Why do so many cruise ship passengers get sick?

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Dec. 4 2006 6:37 PM

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A gastrointestinal virus hit the world's biggest cruise ship last week, afflicting almost 400 passengers with diarrhea and other symptoms. A similar bug afflicted almost twice as many people on a cruise in mid-November. What makes cruise ships so germy?

The close quarters. The virus responsible for the two most recent outbreaks starts out as a food or water contaminant but spreads rapidly from person to person. An epidemiological study of a similar epidemic from a cruise in 1989 revealed that passengers who shared toilets were twice as likely to get sick as those who had private baths, and patients who vomited in their cabins were much more likely to have infected their cabinmates.

Daniel Engber Daniel Engber

Daniel Engber is a columnist for Slate

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To make matters worse, cruise ships often make stops in countries with questionable food and water safety. Once an outbreak starts, crew members might serve as reservoirs for the virus, and ships take on new passengers every week or two, which makes it easier for a single outbreak to extend across consecutive cruises. Taking on new passengers can also increase the chances of bringing someone onboard who's already sick. Strict government surveillance and reporting requirements that have been in place since the 1970s make sure that even the smallest outbreaks get noticed.

The virus responsible for both of the recent outbreaks is in a category of noroviruses that includes the Norwalk virus. (Researchers discovered the little, round virus after an epidemic at an elementary school in Norwalk, Ohio, in 1968.) Noroviruses have been identified as the cause of cruise ship illnesses going back to at least 1977, but there's been a sharp rise in outbreaks in the past five years or so. This may be due to improved surveillance or to the recent appearance of new viral strains.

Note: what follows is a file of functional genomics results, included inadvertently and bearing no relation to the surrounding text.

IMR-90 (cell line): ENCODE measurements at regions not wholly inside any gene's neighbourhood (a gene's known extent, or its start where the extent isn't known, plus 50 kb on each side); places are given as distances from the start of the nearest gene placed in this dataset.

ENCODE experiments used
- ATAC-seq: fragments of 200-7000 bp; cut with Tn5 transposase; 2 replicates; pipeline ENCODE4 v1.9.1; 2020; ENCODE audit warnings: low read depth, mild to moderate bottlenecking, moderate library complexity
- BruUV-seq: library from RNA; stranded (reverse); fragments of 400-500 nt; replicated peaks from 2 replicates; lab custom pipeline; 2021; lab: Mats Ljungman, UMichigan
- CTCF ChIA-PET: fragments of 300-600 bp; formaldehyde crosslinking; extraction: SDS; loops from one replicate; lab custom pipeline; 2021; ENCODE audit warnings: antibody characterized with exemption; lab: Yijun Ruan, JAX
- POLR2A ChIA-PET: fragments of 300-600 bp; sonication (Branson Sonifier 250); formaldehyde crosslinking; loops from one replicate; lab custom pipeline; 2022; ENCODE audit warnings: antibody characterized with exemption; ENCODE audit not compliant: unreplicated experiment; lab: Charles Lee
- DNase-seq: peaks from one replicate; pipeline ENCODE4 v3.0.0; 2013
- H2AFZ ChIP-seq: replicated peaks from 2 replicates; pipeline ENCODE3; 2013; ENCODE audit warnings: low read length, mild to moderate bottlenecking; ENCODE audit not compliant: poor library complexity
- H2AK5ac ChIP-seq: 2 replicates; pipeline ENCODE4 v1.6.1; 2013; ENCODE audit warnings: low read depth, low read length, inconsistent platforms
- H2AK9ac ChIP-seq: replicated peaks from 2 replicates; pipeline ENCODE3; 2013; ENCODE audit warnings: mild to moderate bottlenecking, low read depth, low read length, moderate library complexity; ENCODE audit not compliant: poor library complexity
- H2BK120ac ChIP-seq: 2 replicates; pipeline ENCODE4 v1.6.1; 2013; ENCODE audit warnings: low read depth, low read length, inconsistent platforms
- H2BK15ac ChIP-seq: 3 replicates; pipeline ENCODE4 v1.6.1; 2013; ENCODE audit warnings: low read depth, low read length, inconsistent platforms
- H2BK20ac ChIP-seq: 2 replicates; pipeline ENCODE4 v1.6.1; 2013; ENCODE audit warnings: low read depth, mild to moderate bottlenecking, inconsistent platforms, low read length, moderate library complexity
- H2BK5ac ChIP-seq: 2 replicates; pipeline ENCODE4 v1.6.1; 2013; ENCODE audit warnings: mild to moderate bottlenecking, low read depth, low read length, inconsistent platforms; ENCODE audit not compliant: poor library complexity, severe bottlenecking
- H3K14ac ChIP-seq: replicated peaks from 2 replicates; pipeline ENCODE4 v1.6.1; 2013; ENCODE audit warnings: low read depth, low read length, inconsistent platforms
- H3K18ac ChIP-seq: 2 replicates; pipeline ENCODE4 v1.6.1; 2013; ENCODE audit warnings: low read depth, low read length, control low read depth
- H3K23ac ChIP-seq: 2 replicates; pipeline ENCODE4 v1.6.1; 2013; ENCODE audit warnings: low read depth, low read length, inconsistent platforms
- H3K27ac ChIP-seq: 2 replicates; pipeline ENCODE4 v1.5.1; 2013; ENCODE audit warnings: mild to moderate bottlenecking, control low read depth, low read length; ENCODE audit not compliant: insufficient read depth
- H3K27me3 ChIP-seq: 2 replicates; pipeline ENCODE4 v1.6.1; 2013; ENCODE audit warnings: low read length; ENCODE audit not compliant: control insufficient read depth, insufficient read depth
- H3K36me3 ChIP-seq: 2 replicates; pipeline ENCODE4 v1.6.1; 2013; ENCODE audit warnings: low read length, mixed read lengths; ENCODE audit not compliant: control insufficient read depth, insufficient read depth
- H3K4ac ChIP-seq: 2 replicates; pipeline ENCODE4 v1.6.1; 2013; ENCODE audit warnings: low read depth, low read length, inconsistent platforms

Noroviruses are by no means limited to sea vessels. In fact, the CDC estimates that 23 million Americans get one every year. A study of similar outbreaks in the second half of the 1990s revealed that 39 percent occurred in restaurants, 29 percent in nursing homes or hospitals, and 12 percent in schools or day care centers. Only one in 10 took place in a "vacation setting," which includes cruise ships.

The virus will spread in any situation in which lots of people are in close contact. Norovirus outbreaks have been documented at sporting events, for example. Both teams in a college football game got sick in 1998. According to a report in the New England Journal of Medicine, some players from North Carolina "were playing in uniforms soiled with vomitus and feces. Both fecal-oral transmission and aerosol transmission of vomitus probably occurred, given the intense physical contact and use of bare hands that are characteristic of the game of football."

Not all cruise ship outbreaks are viral or contagious. Legionnaires' disease results from a bacterium that has on some occasions been found in cruise ship hot tubs and spas. It won't spread from one passenger to another, but anyone who inhales the steam from an infected spa can get sick. (On a Japanese cruise ship, the organism was found in the porous "Maifanshi" stones of the spa filters.)

Got a question about today's news? Ask the Explainer.

Explainer thanks Dave Forney of the Vessel Sanitation Program.

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